I bought that 1991 and drove it forever because there was no reason not to. It did what I needed, didn't cost me a ton of money in the process. When it started to become inordinately more money than the value extracted I reluctantly bought the Tacoma because that's all there was and, yeah, I'm not totally content. It *hasn't* been the same kind of afterthought I hoped a Toyota truck would be.

I don't have a frame of reference since it's been a long time since I sold that Ranger to buy my FJ40, but I have this suspicion that Ford has improved just as much as Toyota has rested, so they are pretty much equal now. If Toyota punts the stick shift and Ford puts in a diesel, I don't see any reason to stay loyal.
 

DaveInDenver

Expedition Leader
BTW, the reality is I'll probably build this Tacoma into the truck I want since it's unlikely the Ranger will really ring any bells. The problem is the EPA requirements for a 2008 pretty much rule out practical & legal diesel swaps other than maybe a VW TDI.
 

Clutch

<---Pass
I'm not cheap, I'm a sensible dirtbag. You bet I'll spend whatever money is necessary once on something that then can just flitter back to being no longer worried about. I've seen two generations on one side of my family save and scrimp for the "when I retire" that never comes before they depart this world. I'm not gonna spend myself into poverty but I'm also not worried about shooting for 6 figures of digits at some arbitrary age milestone either.

I bought that 1991 and drove it forever because there was no reason not to. It did what I needed, didn't cost me a ton of money in the process. When it started to become inordinately more money than the value extracted I reluctantly bought the Tacoma because that's all there was and, yeah, I'm not totally content. It *hasn't* been the same kind of afterthought I hoped a Toyota truck would be.

I don't have a frame of reference since it's been a long time since I sold that Ranger to buy my FJ40, but I have this suspicion that Ford has improved just as much as Toyota has rested, so they are pretty much equal now. If Toyota punts the stick shift and Ford puts in a diesel, I don't see any reason to stay loyal.
Sooooo.... is that a yes or no, "if" Toyota offered a diesel Tacoma tomorrow?
 

Buliwyf

Viking with a Hammer
[Buy a Tundra.
Drive it for about 30,000 miles, then it dies.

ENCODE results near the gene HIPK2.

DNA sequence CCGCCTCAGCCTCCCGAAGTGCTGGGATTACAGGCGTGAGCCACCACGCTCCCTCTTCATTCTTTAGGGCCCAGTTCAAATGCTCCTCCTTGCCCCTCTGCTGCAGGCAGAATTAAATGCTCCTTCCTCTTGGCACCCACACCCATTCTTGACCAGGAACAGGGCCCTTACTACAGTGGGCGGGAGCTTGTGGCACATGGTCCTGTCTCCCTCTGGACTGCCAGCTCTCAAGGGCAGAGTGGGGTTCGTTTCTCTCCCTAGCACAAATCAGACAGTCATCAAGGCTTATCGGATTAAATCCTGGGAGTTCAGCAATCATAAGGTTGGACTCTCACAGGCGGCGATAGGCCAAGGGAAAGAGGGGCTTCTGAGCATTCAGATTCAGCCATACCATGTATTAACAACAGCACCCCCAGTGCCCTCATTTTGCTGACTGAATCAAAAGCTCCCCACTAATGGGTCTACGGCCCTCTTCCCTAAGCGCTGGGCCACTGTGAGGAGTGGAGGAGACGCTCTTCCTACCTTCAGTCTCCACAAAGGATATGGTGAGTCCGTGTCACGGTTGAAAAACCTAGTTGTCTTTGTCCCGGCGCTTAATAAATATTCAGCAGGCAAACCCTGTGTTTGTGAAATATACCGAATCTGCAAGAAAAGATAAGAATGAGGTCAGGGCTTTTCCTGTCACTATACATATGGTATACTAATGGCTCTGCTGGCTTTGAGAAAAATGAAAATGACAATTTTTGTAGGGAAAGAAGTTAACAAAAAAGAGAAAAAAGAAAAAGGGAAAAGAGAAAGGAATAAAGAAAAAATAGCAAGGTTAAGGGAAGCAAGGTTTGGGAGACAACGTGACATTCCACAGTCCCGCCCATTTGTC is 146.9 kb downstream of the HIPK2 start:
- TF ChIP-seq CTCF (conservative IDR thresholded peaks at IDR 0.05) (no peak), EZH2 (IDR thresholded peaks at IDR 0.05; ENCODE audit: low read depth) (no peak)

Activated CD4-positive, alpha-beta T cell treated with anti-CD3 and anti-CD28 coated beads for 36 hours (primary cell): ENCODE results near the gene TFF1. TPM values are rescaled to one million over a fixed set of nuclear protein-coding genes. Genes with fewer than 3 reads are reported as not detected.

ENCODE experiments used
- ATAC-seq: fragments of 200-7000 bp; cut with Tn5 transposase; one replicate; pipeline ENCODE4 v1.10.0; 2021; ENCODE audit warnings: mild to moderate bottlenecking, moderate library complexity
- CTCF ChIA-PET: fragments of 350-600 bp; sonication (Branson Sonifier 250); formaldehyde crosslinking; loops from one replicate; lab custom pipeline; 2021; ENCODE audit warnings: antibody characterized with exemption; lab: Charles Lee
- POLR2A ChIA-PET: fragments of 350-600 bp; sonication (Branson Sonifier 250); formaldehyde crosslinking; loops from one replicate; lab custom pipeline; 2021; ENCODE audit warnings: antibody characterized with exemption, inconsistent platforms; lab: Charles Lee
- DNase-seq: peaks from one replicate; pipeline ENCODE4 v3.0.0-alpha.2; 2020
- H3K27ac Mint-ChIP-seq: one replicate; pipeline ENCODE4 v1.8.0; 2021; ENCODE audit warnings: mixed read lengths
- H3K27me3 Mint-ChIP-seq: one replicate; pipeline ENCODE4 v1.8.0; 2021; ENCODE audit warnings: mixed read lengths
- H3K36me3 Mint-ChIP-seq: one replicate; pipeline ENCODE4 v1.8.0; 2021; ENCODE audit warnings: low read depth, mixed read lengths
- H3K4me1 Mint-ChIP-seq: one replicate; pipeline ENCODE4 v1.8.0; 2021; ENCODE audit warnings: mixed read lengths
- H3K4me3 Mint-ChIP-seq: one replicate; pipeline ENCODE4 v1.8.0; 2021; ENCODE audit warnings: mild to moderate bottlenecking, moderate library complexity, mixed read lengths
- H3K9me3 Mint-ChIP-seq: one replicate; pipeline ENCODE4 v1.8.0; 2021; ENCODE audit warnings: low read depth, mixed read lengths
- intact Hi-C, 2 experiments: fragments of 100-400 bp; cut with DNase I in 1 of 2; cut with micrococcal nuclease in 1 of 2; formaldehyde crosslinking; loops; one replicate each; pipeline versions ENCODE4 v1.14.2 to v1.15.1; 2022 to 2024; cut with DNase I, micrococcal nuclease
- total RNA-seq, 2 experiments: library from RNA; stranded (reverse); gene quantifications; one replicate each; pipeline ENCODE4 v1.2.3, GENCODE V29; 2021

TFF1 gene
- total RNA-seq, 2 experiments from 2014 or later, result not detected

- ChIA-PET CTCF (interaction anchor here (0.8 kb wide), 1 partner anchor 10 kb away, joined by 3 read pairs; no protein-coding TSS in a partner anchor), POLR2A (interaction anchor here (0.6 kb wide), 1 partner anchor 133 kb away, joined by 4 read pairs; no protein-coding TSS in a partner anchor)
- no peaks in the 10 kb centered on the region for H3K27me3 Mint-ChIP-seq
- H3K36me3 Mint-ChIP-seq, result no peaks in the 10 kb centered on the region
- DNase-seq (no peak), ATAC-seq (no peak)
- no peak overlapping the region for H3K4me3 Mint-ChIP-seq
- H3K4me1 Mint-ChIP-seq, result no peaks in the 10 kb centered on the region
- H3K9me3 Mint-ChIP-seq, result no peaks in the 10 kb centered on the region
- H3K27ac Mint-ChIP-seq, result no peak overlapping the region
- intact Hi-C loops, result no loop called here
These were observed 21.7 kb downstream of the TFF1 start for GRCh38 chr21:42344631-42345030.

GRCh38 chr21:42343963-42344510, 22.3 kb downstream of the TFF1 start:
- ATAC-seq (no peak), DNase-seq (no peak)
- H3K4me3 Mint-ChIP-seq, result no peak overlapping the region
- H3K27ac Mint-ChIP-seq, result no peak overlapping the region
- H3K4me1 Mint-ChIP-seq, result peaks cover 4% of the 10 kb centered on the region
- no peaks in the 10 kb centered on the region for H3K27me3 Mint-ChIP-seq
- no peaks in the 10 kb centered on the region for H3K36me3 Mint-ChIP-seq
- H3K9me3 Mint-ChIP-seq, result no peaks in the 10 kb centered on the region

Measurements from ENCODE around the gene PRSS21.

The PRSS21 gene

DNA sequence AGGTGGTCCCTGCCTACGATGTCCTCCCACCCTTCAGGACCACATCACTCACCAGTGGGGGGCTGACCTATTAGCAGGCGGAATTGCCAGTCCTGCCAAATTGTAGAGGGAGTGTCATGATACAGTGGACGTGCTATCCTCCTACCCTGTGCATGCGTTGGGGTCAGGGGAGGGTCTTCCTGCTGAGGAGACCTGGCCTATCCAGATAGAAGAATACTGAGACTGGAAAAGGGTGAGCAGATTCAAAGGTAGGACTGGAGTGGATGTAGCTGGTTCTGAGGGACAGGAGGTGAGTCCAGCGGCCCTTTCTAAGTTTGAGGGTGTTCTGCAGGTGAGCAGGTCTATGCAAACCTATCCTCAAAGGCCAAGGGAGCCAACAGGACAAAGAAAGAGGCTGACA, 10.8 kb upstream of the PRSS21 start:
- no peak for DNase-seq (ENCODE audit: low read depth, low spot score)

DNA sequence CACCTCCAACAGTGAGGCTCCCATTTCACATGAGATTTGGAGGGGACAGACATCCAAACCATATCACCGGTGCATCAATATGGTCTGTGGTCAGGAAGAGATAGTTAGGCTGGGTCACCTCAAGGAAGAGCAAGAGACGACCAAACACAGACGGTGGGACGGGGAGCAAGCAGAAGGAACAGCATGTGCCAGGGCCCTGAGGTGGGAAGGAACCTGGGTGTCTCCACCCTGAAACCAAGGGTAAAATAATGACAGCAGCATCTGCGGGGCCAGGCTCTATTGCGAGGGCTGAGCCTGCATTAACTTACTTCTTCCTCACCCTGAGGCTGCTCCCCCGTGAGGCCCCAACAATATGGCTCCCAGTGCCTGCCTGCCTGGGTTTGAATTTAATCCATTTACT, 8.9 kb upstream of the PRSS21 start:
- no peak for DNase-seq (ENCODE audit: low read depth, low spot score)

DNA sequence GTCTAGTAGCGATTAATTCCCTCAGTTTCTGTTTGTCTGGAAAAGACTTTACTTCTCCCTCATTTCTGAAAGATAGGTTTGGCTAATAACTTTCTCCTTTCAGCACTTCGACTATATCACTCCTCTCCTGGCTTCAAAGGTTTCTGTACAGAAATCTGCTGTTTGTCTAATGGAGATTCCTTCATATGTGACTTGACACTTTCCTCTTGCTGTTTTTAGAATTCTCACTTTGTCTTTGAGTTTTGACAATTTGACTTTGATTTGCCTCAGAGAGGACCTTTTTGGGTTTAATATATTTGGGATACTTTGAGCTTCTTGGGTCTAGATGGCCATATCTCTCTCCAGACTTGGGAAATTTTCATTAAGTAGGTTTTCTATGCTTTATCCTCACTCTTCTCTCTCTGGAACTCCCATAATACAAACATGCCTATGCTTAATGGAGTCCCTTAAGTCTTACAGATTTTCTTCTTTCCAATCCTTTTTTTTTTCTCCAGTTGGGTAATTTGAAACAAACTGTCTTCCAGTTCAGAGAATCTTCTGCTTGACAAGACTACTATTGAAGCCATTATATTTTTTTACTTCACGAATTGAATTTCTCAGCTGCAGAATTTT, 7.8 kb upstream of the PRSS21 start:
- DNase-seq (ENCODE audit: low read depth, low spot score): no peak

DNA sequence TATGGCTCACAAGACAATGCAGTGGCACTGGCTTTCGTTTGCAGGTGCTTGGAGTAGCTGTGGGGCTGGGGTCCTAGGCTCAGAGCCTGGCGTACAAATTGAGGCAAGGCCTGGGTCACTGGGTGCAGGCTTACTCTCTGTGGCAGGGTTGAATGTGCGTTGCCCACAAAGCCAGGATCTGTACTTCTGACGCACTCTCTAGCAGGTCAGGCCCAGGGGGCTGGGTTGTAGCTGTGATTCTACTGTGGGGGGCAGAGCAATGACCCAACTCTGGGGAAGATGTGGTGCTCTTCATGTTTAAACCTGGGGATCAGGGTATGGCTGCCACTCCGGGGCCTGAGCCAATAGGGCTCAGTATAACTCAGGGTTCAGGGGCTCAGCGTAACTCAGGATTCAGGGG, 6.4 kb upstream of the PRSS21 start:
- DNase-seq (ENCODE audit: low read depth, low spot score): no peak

Coast to a stop on the side of the road. Pop the hood.
Engine is completely missing. Gone. Nothing but a sticker on the radiator that say "You lose. Good day sir."
Tow to dealership.
Dealer won't warranty it because there's some water somewhere in Istanbul.
Pay $14,000 for repairs.
Insurance won't cover it because there's sand somewhere in Istanbul as well.]

Congrats, now you know what it's like to own a modern OEM diesel. I wonder how many complete fuel system replacements were just a simple metering valve, and maybe injectors?
-----------------------------------------------------------

If I can pick out a 1990-ish I4 mechanical fuel pump diesel engine with 125hp and 250tq, then sure, I'd love a diesel Taco. But a modern diesel engine pushed to it's ragged edge with 300hp, powder metal rods, and tons of expensive exhaust components? Nope.
 
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DaveInDenver

Expedition Leader
Sooooo.... is that a yes or no, "if" Toyota offered a diesel Tacoma tomorrow?
Yes. I've had the money for 10 years just waiting for Toyota to take it.

Caveat being it has to be the regular 1KD (or similar D-4D engine). Not some special case just for NA like the 2GR-FKS. Since Europe and Australia and really most places are getting similar emissions laws I don't believe this should be impossible. The newer generation diesel they are getting in Europe for Euro-6 apparently have a lot of bugs worked out and they are even starting to eliminate the need for EGR like happened with gasoline engines some time ago.
 
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Clutch

<---Pass
Yes. I've had the money for 10 years just waiting for Toyota to take it.

Caveat being it has to be the regular 1KD (or similar D-4D engine). Not some special case just for NA like the 2GR-FKS. Since Europe and Australia and really most places are getting similar emissions laws I don't believe this should be impossible. The newer generation diesel they are getting in Europe for Euro-6 apparently have a lot of bugs worked out and they are even starting to eliminate the need for EGR like happened with gasoline engines some time ago.
One catch, it is only available in the Pro DCSB with an auto... :p

Cause you know that is exactly what Toyota would do! :D
 

toylandcruiser

Expedition Leader